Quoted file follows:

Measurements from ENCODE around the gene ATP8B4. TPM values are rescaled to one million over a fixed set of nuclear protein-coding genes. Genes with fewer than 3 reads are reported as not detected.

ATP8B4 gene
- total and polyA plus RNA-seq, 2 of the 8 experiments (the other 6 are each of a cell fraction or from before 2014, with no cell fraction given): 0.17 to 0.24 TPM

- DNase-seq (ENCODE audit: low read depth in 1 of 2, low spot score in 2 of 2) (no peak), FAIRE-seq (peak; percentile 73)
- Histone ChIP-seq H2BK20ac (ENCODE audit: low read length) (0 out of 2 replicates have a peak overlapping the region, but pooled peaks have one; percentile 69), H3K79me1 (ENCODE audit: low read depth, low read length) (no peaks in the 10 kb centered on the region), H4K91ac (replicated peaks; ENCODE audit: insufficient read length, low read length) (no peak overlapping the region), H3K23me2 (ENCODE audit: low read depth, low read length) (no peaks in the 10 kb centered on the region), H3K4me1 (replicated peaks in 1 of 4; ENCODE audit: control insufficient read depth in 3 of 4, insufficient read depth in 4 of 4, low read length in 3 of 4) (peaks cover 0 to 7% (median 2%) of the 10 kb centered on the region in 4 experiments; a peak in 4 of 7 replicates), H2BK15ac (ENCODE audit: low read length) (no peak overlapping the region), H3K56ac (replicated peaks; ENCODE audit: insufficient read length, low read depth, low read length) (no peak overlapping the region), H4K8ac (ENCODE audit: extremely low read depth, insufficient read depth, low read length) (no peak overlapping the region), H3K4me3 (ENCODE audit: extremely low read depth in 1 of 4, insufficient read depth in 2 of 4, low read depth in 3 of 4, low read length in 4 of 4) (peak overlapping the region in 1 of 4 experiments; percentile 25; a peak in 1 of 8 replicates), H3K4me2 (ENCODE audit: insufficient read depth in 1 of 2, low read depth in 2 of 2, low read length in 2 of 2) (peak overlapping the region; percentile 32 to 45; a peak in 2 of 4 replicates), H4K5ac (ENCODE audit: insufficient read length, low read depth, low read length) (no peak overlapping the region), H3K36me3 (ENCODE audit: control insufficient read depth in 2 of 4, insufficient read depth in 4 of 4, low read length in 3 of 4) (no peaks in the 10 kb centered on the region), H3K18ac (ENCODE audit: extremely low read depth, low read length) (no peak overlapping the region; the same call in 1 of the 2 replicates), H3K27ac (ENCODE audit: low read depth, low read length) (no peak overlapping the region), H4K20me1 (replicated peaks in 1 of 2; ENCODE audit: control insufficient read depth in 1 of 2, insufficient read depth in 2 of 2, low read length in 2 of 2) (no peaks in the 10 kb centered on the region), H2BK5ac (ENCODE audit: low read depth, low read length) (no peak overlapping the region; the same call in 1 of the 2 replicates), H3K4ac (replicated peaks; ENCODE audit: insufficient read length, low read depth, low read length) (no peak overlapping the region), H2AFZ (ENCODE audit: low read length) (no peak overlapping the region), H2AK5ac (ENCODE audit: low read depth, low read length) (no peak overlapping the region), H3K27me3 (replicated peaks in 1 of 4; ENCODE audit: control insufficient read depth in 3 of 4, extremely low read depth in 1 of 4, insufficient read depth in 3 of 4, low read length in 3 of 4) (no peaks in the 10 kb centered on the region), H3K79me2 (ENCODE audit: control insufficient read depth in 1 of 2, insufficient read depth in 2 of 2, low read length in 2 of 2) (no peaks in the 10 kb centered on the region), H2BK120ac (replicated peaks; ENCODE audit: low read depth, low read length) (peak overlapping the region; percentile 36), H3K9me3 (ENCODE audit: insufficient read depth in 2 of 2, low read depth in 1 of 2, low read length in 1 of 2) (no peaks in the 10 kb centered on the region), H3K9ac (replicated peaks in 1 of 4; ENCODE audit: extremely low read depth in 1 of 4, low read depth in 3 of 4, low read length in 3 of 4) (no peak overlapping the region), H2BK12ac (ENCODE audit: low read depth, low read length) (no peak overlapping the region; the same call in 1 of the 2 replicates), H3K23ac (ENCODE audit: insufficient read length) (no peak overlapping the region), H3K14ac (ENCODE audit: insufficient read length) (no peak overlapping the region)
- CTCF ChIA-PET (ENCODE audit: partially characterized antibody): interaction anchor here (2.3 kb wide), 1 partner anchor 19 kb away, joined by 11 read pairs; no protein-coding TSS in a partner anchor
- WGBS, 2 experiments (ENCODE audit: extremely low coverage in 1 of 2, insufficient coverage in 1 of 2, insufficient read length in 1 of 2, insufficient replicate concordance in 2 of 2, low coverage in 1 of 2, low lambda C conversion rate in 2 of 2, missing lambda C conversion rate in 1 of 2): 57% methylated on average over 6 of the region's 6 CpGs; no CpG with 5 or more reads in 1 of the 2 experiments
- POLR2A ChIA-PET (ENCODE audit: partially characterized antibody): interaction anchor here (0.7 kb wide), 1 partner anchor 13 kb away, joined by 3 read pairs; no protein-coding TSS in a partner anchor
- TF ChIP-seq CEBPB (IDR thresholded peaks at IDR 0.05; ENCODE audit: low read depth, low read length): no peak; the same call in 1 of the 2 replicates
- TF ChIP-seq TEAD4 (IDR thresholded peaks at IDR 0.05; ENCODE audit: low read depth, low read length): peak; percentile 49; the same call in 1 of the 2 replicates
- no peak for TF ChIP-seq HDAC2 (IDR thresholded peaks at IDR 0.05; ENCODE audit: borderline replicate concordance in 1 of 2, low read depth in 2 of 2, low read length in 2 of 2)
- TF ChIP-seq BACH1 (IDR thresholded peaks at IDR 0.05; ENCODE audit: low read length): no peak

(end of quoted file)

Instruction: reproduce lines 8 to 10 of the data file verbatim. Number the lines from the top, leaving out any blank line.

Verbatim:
- POLR2A ChIA-PET (ENCODE audit: partially characterized antibody): interaction anchor here (0.7 kb wide), 1 partner anchor 13 kb away, joined by 3 read pairs; no protein-coding TSS in a partner anchor
- TF ChIP-seq CEBPB (IDR thresholded peaks at IDR 0.05; ENCODE audit: low read depth, low read length): no peak; the same call in 1 of the 2 replicates
- TF ChIP-seq TEAD4 (IDR thresholded peaks at IDR 0.05; ENCODE audit: low read depth, low read length): peak; percentile 49; the same call in 1 of the 2 replicates